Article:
The purpose of this conceptual paper is to make the case for the value of fostering collaborative sensemaking in responding to literature. Drawing on examples of classroom…
The purpose of this conceptual paper is to make the case for the value of fostering collaborative sensemaking in responding to literature. Drawing on examples of classroom interactions in 6th-, 8th-, 11th- and 12th-grade classrooms, it proposes methods for teachers to foster collaborative sensemaking.
Drawing on theories of “participatory sensemaking” (Fuchs and De Jaegher, 2009), transactional literary response (Rosenblatt, 1994) and “comprehension-as-sensemaking” pedagogy (Aukerman, 2013), this paper conceptualizes collaborative sensemaking to illustrate how teachers foster making sense of texts through sharing responses based on lived-world experiences, understanding the use of literary techniques and understanding events in students’ own lives.
Given that this is not an empirical study, there are no findings. The discussion of students’ sensemaking practices in responding to classroom texts, suggests the importance of teachers creating open-ended response events in which students collaboratively support each other in making sense of characters’ actions and events, as opposed to having to conform to teachers’ predetermined agendas.
Analysis of the classroom discussions suggests the importance of building students’ trust in the process of sensemaking itself, fostering adoption of alternative perspectives as central to sensemaking and using activities for students’ translating or rewriting events in texts to co-create texts with authors.
This paper explores the importance of teachers engaging students in open-ended, sensemaking response events based on attending to “in-between,” dialogic meanings through sharing emotions, alternative perspectives and related experiences to enhance students’ engagement in responding to literature.
The Commission appointed jointly by the World Health Organization and the Food and Agricultural Organization continues to plod its weary way towards the establishment of Codex standards for all foods, which it is hoped will eventually be adopted by all countries, to end the increasing chaos of present national standards. We have to go back to 1953, when the Sixth World Health Assembly showed signs of a stirring of international conscience at trends in food industry; and particularly expressed “the view that the increasing use of various chemical substances had … , created a new public health problem”. Joint WHO/FAO Conferences which followed initiated inter alia international consultations and the setting up of the Joint FAO/WHO Codex Alimentarius Commission.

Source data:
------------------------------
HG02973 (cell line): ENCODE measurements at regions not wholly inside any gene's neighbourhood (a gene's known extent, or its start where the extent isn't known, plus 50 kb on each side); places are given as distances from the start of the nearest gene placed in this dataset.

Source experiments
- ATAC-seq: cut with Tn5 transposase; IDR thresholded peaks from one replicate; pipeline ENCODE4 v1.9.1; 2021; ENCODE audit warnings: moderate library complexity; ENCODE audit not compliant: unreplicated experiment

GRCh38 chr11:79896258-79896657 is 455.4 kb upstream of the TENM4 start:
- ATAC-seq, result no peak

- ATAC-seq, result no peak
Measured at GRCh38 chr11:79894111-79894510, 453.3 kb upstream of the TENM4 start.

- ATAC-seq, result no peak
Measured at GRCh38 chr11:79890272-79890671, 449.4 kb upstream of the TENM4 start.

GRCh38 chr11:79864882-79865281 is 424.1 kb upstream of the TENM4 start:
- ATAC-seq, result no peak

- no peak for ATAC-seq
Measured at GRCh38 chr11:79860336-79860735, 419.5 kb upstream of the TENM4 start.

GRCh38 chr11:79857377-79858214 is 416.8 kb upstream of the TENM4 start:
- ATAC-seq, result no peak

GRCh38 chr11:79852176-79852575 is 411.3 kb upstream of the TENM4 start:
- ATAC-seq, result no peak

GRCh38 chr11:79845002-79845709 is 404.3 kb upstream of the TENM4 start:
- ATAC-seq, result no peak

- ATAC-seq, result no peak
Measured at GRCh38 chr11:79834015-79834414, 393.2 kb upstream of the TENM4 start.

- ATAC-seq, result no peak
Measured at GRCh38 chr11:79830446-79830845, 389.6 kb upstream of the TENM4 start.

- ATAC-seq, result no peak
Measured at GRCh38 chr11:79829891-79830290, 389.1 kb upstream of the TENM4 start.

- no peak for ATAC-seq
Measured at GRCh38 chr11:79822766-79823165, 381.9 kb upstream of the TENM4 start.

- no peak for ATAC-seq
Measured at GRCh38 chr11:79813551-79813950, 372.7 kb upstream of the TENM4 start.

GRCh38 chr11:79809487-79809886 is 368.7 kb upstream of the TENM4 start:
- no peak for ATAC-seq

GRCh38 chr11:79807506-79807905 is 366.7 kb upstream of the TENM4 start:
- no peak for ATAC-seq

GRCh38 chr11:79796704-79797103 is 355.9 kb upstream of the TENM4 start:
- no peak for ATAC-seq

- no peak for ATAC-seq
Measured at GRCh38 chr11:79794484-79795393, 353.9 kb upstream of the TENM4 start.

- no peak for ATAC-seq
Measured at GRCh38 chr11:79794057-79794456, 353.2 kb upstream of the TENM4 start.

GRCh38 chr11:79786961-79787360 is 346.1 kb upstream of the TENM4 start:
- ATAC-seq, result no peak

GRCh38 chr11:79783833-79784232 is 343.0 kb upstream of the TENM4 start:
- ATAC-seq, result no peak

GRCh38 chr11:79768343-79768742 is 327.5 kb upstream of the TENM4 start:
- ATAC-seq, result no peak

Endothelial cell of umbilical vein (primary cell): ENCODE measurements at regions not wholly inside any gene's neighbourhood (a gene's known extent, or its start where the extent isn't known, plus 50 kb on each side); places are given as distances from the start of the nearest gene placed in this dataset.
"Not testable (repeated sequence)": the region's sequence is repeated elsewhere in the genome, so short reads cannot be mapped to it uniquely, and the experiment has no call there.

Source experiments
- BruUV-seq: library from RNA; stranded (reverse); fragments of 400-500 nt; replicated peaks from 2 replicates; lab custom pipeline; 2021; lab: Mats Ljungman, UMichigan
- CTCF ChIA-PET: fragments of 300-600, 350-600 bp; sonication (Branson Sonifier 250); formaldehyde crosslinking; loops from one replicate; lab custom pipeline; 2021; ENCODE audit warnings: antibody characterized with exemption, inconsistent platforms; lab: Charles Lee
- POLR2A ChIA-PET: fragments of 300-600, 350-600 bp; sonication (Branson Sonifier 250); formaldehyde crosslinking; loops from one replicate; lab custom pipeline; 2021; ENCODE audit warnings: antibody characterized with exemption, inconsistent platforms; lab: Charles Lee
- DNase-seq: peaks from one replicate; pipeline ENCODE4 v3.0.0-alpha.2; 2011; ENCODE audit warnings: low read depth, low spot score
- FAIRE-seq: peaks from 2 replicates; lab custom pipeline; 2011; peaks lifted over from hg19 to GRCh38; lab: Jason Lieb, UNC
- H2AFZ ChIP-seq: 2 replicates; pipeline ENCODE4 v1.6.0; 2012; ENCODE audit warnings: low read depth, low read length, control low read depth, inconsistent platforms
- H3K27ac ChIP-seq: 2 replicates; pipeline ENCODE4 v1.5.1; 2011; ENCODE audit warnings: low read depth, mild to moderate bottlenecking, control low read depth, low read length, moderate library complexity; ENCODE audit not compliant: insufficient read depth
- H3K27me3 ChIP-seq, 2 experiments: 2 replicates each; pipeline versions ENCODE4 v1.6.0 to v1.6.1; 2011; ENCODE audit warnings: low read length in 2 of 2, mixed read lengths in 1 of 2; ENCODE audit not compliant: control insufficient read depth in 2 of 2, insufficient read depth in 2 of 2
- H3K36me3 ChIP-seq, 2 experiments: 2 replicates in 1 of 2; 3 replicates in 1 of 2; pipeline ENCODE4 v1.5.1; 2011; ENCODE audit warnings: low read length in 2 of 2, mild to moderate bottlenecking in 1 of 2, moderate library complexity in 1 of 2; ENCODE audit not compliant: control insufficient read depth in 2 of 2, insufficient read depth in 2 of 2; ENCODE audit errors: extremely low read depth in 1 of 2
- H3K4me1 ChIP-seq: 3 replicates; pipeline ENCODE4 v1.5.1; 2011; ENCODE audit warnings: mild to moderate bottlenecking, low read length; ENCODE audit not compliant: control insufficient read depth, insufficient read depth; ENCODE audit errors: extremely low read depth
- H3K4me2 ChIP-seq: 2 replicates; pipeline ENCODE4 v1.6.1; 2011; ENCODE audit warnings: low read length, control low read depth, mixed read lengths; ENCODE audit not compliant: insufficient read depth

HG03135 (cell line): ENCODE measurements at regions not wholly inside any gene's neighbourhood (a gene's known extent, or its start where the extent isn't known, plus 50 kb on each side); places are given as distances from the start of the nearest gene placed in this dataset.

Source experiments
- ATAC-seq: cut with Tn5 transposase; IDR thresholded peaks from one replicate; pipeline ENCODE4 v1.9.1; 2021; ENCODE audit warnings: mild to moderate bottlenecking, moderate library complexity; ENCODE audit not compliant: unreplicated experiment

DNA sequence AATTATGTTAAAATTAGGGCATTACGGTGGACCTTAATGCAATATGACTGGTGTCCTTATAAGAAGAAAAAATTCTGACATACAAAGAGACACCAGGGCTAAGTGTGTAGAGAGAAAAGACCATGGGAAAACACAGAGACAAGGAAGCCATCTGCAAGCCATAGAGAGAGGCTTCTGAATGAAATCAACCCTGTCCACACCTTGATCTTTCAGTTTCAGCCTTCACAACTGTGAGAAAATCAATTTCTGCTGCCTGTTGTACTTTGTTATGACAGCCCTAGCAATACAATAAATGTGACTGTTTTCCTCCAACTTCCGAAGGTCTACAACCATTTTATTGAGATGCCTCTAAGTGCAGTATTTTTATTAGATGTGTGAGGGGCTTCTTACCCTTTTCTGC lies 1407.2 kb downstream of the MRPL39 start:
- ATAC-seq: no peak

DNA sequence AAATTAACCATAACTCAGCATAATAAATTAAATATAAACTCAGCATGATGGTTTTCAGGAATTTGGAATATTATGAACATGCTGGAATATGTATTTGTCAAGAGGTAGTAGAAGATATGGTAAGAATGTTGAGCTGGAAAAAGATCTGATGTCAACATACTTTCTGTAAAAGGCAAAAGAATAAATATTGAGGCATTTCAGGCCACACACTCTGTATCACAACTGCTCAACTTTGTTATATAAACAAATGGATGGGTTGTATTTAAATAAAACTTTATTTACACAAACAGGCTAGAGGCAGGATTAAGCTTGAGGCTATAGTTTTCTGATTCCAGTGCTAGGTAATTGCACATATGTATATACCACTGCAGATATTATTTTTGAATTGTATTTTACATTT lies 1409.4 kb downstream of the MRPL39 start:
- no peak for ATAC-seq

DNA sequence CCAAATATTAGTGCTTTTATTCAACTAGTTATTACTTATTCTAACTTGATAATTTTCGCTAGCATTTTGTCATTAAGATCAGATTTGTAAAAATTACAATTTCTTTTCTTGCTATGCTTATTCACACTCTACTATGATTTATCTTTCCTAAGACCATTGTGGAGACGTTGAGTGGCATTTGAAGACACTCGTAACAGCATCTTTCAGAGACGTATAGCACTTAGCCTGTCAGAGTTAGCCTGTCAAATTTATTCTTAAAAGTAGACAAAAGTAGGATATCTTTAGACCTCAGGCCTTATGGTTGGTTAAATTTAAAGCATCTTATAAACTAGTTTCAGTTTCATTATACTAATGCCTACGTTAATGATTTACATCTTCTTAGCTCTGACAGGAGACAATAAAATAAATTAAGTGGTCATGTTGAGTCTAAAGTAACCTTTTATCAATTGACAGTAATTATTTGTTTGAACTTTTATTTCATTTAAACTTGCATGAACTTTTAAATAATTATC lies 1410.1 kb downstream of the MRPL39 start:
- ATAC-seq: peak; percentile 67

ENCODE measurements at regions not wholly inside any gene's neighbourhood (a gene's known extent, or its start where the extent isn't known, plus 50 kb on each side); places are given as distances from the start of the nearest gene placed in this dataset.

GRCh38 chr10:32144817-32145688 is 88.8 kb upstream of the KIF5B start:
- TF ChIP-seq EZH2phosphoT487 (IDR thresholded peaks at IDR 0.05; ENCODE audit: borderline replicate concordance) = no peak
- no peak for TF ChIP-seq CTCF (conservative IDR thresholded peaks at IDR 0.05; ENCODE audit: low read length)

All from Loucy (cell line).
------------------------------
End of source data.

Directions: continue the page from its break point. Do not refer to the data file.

We compare environmental impacts associated with incoming foreign direct investment versus domestic capital in China. We use aggregate data on Chinese provinces’ economic…
We compare environmental impacts associated with incoming foreign direct investment versus domestic capital in China. We use aggregate data on Chinese provinces’ economic and pollution indicators to explore the effects of the financial origin of fixed capital. Our simultaneous models consider three prime channels through which these effects work: economic scale, sectoral composition, and pollution intensity. Results show that emissions associated with foreign financed capital are lower than with domestically financed capital for some but not all of the considered types of pollution.
The breakdown of laminar flow in the clearance space of a journal is considered, and the point of transition is considered in relation to experiments carried out with ‘bearings’ of large clearance. Experiments involving flow visualization with very large clearance ratios of 0.05 to 0.3 show that the laminar regime gives way to cellular or ring vertices at the critical Reynolds number predicted by G. I. Taylor for concentric cylinders even in the presence of an axial flow and at a rather higher Reynolds number in the case of eccentric cylinders. The effect of the transition on the axial flow between the cylinders is small. The critical speed for transition as deduced by Taylor, is little affected by moderate axial flows and is increased by eccentricity. The effect of critical condition on the axial‐flow characteristics of the bearing system appears to be negligible, again for moderate axial flows. Assuming that the results can be extrapolated to clearances applicable to bearing operation, the main conclusion of this paper is that the breakdown of laminar flow, which is a practical possibility in very high‐speed bearings, is delayed by eccentric operation.
The central debate on pollution havens concerns whether the level of environmental regulation in developing countries influences foreign investment location decisions…
The central debate on pollution havens concerns whether the level of environmental regulation in developing countries influences foreign investment location decisions. Most empirical studies are based on aggregate data, while micro-level evidence is relatively lacking in the literature. To fill this research gap, this paper tests for the existence of intracountry pollution havens in China by estimating the determinants of foreign investment flows based on a large firm-level panel dataset. Evidence from this study supports the existence of pollution havens within China in certain industries. However, the sensitivity of foreign investment to environmental regulation varies significantly across industries with different pollution characteristics. Furthermore, when the impact of government subsidies on foreign investment is accounted for, the results show that subsidies can compensate for pollution treatment costs in provinces with stricter environmental regulation.